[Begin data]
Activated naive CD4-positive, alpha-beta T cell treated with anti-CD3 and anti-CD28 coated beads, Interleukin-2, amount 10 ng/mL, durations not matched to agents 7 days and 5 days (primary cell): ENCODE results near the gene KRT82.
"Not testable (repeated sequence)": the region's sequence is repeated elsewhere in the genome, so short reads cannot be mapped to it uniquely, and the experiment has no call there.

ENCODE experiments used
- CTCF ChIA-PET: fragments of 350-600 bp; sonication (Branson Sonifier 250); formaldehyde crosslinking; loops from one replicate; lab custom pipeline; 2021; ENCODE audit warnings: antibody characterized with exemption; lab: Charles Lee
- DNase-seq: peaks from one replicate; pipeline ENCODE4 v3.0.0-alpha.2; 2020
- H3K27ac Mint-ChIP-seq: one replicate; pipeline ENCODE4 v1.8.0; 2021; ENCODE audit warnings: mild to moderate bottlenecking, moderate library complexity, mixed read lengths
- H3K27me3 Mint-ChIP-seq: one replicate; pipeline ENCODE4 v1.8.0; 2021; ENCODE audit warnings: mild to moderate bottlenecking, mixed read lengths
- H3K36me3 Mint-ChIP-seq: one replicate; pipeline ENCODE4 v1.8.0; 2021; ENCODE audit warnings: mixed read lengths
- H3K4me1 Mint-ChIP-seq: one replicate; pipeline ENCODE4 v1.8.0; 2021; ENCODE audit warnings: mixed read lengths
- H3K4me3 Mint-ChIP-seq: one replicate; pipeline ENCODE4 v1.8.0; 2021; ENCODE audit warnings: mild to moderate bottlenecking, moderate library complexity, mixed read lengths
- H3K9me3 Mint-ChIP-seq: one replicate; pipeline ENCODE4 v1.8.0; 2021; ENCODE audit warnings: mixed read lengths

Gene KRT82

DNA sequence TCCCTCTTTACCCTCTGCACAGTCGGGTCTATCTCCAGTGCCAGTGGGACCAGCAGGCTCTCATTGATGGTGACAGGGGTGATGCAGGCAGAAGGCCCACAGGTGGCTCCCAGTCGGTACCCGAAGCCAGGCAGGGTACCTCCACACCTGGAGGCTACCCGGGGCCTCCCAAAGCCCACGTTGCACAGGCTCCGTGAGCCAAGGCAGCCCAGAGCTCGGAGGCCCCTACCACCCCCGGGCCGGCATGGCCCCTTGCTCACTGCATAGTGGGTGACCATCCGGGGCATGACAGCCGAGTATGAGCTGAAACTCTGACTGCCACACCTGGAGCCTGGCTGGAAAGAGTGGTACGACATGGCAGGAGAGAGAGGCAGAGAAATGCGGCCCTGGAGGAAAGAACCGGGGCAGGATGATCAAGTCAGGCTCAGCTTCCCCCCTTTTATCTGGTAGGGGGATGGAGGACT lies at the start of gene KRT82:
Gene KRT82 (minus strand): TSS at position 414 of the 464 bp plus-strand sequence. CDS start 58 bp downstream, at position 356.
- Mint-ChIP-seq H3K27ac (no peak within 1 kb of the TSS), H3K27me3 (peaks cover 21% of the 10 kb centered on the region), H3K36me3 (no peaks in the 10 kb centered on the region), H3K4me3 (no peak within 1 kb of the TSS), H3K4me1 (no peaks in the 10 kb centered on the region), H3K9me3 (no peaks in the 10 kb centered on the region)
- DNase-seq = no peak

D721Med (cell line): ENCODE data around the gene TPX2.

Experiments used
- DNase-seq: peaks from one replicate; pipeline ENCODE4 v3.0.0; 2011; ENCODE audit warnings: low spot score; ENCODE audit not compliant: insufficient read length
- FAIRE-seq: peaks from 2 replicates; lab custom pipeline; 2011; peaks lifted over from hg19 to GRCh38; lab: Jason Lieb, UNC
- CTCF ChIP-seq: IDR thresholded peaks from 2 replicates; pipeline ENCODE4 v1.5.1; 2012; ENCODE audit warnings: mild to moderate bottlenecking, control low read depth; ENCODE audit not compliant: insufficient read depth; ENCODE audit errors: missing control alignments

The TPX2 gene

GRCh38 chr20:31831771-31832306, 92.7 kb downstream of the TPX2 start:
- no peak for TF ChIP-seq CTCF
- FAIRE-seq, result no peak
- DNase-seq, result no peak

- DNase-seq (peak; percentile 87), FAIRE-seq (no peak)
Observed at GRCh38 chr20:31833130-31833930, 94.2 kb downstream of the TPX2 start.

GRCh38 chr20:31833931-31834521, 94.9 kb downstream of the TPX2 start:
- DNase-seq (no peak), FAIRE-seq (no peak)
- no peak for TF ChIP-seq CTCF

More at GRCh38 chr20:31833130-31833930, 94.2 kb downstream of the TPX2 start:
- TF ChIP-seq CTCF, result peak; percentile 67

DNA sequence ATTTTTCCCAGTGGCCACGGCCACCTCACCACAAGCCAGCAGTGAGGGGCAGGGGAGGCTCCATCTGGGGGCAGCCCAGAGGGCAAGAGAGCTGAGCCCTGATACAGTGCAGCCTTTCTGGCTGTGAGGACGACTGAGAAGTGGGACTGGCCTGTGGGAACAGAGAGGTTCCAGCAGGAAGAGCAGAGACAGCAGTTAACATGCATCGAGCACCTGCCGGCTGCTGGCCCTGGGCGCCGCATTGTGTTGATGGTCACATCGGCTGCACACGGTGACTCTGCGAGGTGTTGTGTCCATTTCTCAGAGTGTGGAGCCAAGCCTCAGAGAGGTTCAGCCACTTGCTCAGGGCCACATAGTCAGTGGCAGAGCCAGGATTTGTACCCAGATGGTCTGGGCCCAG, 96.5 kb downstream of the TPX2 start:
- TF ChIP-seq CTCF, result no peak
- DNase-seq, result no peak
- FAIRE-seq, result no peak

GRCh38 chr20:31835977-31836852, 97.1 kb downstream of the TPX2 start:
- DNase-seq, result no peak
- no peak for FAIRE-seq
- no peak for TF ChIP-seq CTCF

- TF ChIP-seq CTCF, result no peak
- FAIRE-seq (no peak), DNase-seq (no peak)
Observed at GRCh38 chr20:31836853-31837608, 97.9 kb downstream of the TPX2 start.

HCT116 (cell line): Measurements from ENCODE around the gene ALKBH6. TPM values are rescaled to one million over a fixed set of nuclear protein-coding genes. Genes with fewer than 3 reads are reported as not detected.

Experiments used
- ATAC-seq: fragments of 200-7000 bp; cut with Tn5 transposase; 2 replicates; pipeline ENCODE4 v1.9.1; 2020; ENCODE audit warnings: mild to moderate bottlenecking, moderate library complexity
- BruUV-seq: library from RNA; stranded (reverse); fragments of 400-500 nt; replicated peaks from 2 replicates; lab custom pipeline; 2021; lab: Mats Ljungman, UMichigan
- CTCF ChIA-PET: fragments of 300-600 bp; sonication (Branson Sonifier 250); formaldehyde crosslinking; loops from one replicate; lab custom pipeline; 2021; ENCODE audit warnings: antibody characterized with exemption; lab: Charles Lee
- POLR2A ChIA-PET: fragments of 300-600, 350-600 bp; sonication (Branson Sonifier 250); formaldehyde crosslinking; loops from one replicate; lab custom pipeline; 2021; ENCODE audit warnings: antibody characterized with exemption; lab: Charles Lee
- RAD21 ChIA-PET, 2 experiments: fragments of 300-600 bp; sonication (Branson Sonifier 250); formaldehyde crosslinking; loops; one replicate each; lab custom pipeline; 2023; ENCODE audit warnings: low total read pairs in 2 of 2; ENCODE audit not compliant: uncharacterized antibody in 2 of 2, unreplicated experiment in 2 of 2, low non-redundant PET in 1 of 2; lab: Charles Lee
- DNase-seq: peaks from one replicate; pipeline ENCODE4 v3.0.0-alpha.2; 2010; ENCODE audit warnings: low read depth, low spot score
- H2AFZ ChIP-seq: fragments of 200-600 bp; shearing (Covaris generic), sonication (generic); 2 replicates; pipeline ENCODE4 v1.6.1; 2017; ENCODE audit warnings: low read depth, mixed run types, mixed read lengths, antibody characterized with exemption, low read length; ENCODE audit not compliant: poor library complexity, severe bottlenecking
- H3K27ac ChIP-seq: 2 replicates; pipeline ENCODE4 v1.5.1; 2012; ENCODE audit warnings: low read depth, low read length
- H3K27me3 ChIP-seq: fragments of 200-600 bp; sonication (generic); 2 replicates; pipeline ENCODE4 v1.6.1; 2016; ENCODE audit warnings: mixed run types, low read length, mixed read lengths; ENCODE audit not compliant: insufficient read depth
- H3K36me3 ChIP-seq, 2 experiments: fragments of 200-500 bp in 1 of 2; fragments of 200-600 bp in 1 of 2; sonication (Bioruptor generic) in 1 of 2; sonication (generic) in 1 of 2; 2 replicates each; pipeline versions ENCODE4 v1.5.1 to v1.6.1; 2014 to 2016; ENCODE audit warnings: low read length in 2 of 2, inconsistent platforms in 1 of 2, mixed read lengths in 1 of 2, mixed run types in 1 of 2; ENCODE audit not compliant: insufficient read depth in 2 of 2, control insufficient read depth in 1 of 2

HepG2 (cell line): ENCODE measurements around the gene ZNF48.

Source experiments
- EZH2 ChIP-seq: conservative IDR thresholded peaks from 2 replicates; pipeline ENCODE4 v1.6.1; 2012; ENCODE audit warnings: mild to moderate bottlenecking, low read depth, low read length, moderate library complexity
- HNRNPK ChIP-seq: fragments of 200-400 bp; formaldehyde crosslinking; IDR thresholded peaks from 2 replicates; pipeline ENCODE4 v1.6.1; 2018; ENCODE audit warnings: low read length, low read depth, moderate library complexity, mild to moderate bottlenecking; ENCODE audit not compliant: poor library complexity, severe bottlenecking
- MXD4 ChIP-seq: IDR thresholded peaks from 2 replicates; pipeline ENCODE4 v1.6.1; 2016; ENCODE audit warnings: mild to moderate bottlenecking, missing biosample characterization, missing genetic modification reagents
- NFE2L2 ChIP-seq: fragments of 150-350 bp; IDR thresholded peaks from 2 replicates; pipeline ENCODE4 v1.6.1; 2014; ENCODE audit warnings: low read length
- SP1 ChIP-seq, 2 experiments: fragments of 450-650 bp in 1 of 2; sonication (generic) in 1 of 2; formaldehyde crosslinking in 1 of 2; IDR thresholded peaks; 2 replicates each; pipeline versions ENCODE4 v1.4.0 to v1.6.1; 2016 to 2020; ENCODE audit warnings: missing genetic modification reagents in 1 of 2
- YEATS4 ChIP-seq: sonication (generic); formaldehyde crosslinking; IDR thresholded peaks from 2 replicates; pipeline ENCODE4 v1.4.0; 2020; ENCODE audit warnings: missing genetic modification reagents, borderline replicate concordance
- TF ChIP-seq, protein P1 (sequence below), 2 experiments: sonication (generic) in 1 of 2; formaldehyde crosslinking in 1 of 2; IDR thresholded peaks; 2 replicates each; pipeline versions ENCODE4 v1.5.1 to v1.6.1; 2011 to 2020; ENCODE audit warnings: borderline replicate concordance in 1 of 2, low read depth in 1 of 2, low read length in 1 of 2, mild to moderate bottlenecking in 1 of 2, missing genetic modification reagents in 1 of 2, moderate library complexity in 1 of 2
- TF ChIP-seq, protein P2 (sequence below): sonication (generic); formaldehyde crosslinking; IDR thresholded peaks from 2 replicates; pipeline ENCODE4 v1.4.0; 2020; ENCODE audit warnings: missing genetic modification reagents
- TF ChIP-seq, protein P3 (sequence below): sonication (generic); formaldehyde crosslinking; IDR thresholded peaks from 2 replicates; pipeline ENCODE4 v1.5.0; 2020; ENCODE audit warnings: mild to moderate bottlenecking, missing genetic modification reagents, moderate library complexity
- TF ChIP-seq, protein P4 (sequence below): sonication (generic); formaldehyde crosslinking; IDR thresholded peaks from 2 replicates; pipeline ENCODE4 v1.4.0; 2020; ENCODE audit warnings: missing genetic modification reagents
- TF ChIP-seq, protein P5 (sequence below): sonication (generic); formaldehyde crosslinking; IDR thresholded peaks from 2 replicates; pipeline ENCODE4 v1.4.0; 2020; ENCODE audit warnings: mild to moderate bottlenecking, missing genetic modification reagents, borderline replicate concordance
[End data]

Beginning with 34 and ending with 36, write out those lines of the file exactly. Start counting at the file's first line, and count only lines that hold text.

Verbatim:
DNA sequence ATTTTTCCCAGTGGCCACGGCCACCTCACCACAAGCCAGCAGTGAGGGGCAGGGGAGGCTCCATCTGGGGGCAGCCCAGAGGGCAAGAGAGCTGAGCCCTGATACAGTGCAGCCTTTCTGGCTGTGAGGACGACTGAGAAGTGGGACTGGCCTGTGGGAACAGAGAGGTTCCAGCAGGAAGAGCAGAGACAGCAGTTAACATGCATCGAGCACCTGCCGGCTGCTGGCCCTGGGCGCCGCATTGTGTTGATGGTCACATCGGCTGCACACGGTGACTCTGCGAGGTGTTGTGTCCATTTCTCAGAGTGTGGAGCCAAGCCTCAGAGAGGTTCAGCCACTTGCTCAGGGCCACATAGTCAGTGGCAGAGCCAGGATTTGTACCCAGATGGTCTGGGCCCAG, 96.5 kb downstream of the TPX2 start:
- TF ChIP-seq CTCF, result no peak
- DNase-seq, result no peak